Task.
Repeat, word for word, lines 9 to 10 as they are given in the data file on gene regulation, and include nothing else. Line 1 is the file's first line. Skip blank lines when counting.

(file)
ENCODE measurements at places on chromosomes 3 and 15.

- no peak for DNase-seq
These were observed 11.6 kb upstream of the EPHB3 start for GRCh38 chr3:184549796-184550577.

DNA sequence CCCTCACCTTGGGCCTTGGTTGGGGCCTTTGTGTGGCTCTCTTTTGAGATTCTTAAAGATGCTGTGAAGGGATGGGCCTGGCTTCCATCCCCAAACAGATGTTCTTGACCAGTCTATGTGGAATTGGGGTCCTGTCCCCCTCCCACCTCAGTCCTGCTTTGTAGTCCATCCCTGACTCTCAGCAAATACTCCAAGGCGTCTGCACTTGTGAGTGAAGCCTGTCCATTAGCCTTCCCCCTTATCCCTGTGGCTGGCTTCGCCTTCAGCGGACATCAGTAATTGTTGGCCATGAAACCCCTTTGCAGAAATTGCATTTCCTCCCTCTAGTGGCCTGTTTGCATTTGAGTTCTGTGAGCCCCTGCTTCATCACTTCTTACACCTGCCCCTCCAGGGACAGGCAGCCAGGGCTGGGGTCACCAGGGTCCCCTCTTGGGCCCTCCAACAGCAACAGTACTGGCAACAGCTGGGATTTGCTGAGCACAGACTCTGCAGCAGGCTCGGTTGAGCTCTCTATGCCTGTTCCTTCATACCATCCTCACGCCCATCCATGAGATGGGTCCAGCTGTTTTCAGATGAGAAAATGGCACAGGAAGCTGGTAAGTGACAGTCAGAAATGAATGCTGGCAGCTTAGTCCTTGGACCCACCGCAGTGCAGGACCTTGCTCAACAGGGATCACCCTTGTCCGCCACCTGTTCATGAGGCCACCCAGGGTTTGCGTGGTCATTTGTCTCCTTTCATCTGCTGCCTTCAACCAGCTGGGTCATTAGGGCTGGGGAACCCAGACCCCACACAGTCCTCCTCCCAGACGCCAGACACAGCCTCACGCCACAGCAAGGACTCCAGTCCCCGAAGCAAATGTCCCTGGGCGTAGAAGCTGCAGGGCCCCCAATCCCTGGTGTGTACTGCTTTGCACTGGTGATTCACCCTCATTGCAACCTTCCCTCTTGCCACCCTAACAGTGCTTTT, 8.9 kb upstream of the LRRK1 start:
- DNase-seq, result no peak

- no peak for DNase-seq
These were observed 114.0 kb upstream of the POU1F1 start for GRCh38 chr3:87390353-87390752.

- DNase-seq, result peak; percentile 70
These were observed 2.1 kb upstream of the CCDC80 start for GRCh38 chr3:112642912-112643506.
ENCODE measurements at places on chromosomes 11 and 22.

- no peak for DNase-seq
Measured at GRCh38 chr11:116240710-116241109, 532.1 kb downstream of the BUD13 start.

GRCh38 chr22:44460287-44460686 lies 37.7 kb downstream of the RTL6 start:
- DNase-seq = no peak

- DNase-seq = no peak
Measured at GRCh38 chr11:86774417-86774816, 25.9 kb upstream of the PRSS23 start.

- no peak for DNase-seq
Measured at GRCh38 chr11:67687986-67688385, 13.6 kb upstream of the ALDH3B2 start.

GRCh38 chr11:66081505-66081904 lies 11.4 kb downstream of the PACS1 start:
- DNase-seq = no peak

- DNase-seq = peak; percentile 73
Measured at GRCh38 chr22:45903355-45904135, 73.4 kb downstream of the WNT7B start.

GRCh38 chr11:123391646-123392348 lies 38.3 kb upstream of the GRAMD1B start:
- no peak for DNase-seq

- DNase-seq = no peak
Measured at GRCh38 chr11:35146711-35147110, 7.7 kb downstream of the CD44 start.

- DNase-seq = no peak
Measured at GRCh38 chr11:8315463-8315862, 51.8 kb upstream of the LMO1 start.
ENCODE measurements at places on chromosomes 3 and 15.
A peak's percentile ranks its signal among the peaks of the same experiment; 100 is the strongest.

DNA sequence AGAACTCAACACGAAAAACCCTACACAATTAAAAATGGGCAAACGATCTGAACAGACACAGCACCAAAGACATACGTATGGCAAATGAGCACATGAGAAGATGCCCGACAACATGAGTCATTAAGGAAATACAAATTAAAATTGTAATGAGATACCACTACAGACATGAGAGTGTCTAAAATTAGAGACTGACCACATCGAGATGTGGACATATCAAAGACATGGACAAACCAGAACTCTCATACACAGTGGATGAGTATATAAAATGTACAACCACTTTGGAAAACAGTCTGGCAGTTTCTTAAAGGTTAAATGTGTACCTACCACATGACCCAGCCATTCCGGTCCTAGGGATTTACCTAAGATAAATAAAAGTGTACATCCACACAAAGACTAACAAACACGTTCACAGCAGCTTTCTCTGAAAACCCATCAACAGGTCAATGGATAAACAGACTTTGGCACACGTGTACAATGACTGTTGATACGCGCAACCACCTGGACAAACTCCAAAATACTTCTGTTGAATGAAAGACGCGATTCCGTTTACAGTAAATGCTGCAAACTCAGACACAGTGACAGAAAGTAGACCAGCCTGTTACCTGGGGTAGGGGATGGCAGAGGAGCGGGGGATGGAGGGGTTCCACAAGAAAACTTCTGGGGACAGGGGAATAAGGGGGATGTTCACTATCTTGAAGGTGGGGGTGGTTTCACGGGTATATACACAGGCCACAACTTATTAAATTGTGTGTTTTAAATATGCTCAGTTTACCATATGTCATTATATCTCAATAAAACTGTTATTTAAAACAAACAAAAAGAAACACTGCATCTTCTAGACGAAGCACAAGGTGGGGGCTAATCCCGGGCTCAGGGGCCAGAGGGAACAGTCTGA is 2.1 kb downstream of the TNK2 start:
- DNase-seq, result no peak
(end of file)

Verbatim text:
These were observed 2.1 kb upstream of the CCDC80 start for GRCh38 chr3:112642912-112643506.
ENCODE measurements at places on chromosomes 11 and 22.